What is the difference between the following two scenarios?
A mother and her fourteen year old son are at loggerheads. Although she tries to remain calm, the situation quickly escalates, and her son’s anger explodes.
Mom looks up at her tall teenager and says, “I’m feeling upset and need to take some time to calm down. I’m going to my room now, but will come out again in a bit. We’ll continue the conversation another time. It’s hard now, but we’ll be okay.”
Mom looks up at her tall teenager and says, “You make me furious! I can’t stand being near you. Go to your room!”
Although the teenager will (probably) respond poorly to both scenarios, the fundamental difference is that in Scene A, the mother offers reassurance that their relationship will survive the challenge. The importance of this can’t be overstated.
This Thursday, Jews around the world observe the fast of Tisha B’Av, (the ninth day of the month of Av), a day of intense mourning marking the destruction of the Holy Temple in Jerusalem as well as other tragedies throughout Jewish history. Fascinatingly, even as we sit in darkness on the floor, reading Eicha, the book of Lamentations, there is a ray of hope. We conclude Eicha with the verse, “Restore us to You, O Lord, that we may be restored! Renew our days as of old.” The tragedies of millennia didn’t sever our relationship with God. Rather, they are a symbol that our connection with Him is eternal. The very same prophets who prophesied destruction also prophesied comfort and hope. The pain of Tisha B’Av is supposed to be a catalyst for repentance and an ultimate restoration of our relationship. Indeed, Jewish tradition teaches that redemption will begin on Tisha B’Av. Tisha B’Av isn’t a rejection of the Jewish people. Amidst the sadness, it contains the seed of hope.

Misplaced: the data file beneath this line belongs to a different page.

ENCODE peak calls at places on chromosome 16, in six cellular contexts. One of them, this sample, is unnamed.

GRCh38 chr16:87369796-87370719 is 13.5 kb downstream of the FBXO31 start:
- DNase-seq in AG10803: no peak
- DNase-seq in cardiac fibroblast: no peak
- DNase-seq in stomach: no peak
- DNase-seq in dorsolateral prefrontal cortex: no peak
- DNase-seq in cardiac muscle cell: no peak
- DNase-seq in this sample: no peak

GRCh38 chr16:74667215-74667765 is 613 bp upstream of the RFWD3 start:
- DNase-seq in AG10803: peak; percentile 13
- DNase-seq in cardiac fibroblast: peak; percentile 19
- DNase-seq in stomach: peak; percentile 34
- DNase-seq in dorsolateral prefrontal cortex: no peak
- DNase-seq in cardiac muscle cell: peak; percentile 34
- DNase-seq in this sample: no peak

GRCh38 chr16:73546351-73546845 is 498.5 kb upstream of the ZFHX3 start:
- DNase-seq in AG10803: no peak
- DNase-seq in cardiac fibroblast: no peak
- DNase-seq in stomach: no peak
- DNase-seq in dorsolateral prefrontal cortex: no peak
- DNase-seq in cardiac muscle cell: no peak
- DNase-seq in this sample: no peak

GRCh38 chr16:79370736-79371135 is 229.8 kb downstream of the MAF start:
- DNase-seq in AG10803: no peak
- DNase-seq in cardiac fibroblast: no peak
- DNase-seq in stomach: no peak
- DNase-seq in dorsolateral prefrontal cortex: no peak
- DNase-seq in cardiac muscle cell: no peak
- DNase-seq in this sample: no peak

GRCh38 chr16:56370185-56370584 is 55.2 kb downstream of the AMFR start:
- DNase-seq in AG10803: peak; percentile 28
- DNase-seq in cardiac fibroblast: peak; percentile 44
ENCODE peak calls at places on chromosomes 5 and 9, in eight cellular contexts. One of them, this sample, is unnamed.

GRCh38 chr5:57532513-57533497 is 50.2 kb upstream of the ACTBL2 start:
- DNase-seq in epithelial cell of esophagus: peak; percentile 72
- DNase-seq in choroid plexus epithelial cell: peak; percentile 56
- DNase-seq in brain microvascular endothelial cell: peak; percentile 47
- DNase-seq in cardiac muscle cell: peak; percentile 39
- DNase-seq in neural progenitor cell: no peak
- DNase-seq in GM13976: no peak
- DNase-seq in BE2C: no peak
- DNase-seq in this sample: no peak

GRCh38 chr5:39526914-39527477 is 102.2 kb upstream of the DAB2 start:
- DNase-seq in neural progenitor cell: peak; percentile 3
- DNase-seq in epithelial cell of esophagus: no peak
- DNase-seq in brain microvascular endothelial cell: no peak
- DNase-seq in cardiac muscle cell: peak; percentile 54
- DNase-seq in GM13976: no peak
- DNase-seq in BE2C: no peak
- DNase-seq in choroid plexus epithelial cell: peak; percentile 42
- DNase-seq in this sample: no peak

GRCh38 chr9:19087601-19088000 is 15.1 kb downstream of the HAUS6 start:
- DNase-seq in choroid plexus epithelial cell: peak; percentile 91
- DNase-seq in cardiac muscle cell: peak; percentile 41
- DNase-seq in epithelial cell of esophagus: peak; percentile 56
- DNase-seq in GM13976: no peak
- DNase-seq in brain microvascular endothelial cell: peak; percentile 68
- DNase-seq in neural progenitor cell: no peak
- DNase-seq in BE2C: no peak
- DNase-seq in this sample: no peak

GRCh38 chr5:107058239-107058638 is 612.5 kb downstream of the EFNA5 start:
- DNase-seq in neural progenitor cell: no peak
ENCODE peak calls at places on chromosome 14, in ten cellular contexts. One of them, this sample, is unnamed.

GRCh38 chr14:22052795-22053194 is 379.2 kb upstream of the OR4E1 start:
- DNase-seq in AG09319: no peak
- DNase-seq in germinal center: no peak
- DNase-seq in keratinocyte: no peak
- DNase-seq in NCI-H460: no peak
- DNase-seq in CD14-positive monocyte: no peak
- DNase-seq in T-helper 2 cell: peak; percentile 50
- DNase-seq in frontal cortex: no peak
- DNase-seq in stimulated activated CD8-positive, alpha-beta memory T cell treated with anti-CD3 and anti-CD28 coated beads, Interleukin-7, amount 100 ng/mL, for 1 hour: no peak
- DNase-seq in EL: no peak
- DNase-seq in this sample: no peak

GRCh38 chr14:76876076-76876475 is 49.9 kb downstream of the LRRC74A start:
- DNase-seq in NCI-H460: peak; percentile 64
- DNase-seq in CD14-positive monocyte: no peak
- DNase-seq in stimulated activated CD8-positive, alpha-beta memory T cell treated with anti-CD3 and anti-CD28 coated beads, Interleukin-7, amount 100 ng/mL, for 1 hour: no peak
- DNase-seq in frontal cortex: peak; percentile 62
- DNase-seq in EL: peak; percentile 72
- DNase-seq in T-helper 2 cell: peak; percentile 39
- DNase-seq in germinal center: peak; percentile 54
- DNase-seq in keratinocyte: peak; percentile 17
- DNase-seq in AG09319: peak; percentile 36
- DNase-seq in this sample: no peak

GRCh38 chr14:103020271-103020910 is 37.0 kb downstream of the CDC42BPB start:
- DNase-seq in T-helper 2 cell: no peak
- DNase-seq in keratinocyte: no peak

There is a profound parenting lesson inherent in Tisha B’Av. The parent-child relationship must explicitly and implicitly be strong enough to weather all challenges and rebellions. The Jewish people mourn on Tisha B’Av, but aren’t left hopeless. Tomorrow’s hope is intertwined with today’s pain. This is crucial for our children too. Even in the most serious of situations, parents can and must tightly hold the reins of the relationship and tell our children that we will never let go. We must convey that the relationship is stronger than anything they can ever do, and no matter how tough or painful the situation, nothing will break our love and connection.
This helps us understand why parents should refrain from withholding the parental relationship as a tool for punishment. Even as we enforce discipline (or allow natural consequences to unfold), our children must see that our commitment to them will never falter.
For example, when a recalcitrant toddler refuses to leave the playground with us, it’s not wise to threaten to leave without her. She needs to know completely and assuredly that we would never abandon her, no matter how much she tantrums. Similarly, giving a child the silent treatment isn't a wise parenting tactic. Our attention and love isn’t something to manipulate - it's a constant. Our children may be going through a very difficult time and it can be incredibly painful. They may feel very distant from us, but even in that state they should feel that WE aren’t distant. The relationship is always there even when they reject it and even when it is strained.
It’s a tall order to parent this way - it’s very, very challenging, requiring hard work and self-control. But the rewards are exponential.
Share your thoughts please!
What is your experience parenting through painfully tough times?